While Ezra was praying and confessing, weeping and throwing himself down before the house of God, a large crowd of Israelites—men, women and children—gathered around him. They too wept bitterly. Then Shekaniah son of Jehiel, one of the descendants of Elam, said to Ezra, “We have been unfaithful to our God by marrying foreign women from the peoples around us. But in spite of this, there is still hope for Israel. Now let us make a covenant before our God to send away all these women and their children, in accordance with the counsel of my lord and of those who fear the commands of our God. Let it be done according to the Law. Rise up; this matter is in your hands. We will support you, so take courage and do it.”
It's hard for me to read about Ezra in the Bible without thinking of the band Better than Ezra. I am fairly certain that their name has nothing to do with the Ezra of the Bible but if it does that would be a real challenge. Ezra provides such a strong example for believers to live up to that it would be hard to do much better than he did. Ezra was a man who held God's Word in high regard and dedicated himself to it. Could that be said of you? Ezra 7:10 says, "For Ezra had devoted himself to the study and observance of the Law of the Lord, and to teaching its decrees and laws in Israel." He was passionate about keeping God's commands and teaching Israel to do the same. He was sent by the Persian King Artaxerxes to help rebuild the temple and ensure that God's laws and the king's laws were being kept. As soon as Ezra arrives back in Judah some of the leaders come to him to confess that the people have fallen into sin (9:1-4). They have started marrying foreign women from the surrounding nations. Ezra's response to their sin changed everything.
But before we turn to look at Ezra's response we must pause to consider the people's sin. It can be hard to understand from a New Testament perspective and it sounds offensive to post-modern ears to say that marrying foreign women is a sin. It's very important that we read Scripture carefully. The problem wasn't really that these Jewish men were marrying women with a different skin color or language. The Bible isn't against interracial marriage. The problem is that these women didn't worship God. At this time in history only Jews worshiped God. Thus, the Old Testament often uses the term "foreign" in way that is synonymous with idol-worshiper. Still not convinced? It is clear from Scripture that God has no qualm with marrying a foreigner who converts to Judaism. Ruth was a foreign woman as was Rahab. Yet both of them received the Jewish God as their God, both married Jewish men, and both are in the family line of Christ Jesus Himself. The problem wasn't that Jews were marrying Gentiles but that they were marrying idol worshipers. People who worshiped other gods were being brought into the people of Israel. This brought the whole company under the threat of God's judgment. It also brought significant risk that these women would entice their husbands away from worshiping the one true God to worshiping idols. (Even the wise King Solomon fell into this trap.) So then the issue at hand is not interracial marriage but being unequally yoked in marriage with an unbeliever, which the New Testament itself also speaks out against. (2 Cor. 6:14-18)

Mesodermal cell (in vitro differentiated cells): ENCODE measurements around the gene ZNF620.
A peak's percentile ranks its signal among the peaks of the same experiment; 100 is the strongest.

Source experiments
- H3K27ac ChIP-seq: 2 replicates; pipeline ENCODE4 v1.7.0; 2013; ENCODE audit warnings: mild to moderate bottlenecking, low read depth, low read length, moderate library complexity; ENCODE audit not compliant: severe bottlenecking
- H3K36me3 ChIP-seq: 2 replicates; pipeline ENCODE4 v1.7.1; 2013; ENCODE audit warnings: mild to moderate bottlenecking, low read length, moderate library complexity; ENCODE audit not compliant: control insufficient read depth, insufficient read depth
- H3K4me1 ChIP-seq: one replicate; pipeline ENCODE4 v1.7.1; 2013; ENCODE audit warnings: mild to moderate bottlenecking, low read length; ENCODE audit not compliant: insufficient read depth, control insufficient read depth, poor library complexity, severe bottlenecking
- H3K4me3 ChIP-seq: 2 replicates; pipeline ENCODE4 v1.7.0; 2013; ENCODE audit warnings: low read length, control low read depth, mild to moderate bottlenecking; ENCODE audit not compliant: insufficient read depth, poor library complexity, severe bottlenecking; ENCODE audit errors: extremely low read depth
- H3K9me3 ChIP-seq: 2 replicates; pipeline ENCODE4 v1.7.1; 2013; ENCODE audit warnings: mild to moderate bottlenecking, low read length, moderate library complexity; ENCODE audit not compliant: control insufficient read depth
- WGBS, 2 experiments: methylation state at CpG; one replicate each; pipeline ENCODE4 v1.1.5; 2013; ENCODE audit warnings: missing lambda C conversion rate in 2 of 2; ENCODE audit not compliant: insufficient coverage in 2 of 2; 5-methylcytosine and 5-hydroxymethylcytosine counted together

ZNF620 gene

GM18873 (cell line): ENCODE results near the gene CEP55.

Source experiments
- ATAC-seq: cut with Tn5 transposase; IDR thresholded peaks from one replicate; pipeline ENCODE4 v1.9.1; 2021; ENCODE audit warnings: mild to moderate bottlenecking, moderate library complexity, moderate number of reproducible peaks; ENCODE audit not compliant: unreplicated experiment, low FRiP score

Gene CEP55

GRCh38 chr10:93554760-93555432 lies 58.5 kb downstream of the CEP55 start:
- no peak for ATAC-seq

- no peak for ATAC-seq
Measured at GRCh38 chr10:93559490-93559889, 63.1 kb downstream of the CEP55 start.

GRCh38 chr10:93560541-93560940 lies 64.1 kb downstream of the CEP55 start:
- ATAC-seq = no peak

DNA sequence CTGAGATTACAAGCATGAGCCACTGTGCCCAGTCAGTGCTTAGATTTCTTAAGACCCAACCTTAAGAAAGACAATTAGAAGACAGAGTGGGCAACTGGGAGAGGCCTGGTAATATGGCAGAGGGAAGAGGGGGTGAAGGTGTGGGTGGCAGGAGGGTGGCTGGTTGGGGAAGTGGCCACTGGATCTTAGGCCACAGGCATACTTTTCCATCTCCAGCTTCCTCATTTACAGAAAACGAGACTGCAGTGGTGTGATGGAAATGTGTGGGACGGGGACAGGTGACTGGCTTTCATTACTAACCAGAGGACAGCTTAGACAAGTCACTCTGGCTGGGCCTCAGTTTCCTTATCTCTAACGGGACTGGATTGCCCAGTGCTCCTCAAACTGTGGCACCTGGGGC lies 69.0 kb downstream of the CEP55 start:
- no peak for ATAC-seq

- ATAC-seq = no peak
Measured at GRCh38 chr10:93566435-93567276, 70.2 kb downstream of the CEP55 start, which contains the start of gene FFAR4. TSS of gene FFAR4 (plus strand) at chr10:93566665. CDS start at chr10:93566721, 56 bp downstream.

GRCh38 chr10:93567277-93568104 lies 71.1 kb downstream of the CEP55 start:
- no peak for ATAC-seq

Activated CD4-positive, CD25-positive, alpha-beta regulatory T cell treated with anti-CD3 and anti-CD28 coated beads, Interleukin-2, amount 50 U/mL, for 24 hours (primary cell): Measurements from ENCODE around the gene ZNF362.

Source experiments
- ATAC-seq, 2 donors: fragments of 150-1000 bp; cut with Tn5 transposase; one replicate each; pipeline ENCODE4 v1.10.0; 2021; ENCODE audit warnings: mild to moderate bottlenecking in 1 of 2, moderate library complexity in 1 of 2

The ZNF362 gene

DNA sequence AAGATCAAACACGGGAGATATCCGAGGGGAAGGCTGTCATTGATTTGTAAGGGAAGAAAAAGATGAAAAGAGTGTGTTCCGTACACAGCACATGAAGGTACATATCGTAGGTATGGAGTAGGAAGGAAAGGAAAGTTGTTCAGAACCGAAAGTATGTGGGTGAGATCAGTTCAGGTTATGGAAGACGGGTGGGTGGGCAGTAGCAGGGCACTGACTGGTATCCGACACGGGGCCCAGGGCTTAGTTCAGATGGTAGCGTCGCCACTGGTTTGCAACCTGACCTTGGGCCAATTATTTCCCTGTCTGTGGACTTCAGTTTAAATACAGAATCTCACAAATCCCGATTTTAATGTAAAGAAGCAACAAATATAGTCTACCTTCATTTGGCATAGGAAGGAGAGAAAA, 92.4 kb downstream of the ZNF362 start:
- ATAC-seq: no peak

Ezra's response to their sin is truly instructive. He does not yell in anger. Nor does he call an assembly to quote the Bible to them. Ezra simply mourned over the sin of the people and went before God on their behalf. He mourned because he knew God's judgment could break out against all of Judah. But I believe he also mourned for God because his people were throwing His offer of forgiveness and grace back in His face. Ezra's righteous mourning opened their eyes to the seriousness of their sin. It had such an effect on his people that they not only freely confessed their sin and joined him in mourning over it but they also became willing to put their sin away. Do you mourn over the sin of those around you? Have you ever considered how much of an impact your response to sin can have on those around you? What if your lost friend at work based his opinion of Christianity on your response to sin in the office, would he become a Christian? If your child's future walk with the Lord depended on your response to the sin in music, TV, and the movies that you watch, would you expect her to be a strong believer twenty years from now? The righteous life and righteous response of a few can have a big impact on our society. Even when our world disagrees with us over sin, a righteous response to sin can give them reason to think, to reconsider their beliefs. So today I encourage you to mourn over sin. Mourn over your own sin and the sin of others. Mourn over how our culture celebrates it. Mourn for those who will face judgment apart from the grace available in Jesus. Mourn for our God who deserves all glory yet is all too often met with disrespect and contempt.
For further reading...
- 1 Cor. 7:12-16- It should be noted that the New Testament doesn't advocate divorcing our unbelieving spouses. This is in part due to the possibility that some of us may have married prior to coming to Christ, but it is also because your marriage to a non-believer doesn't endanger the entire nation like it did for the Old Testament people of God.
- 2 Cor. 6:14-18- Christians are specifically instructed, however, not to marry non-believers.
- Exodus 12:43-49- Part of the Old Testament law that makes provision for foreigners to become a part of the people of God. Circumcision was the sign of God's covenant with His people, so prior to Christ being circumcised was how one entered into that covenant with God and joined His people.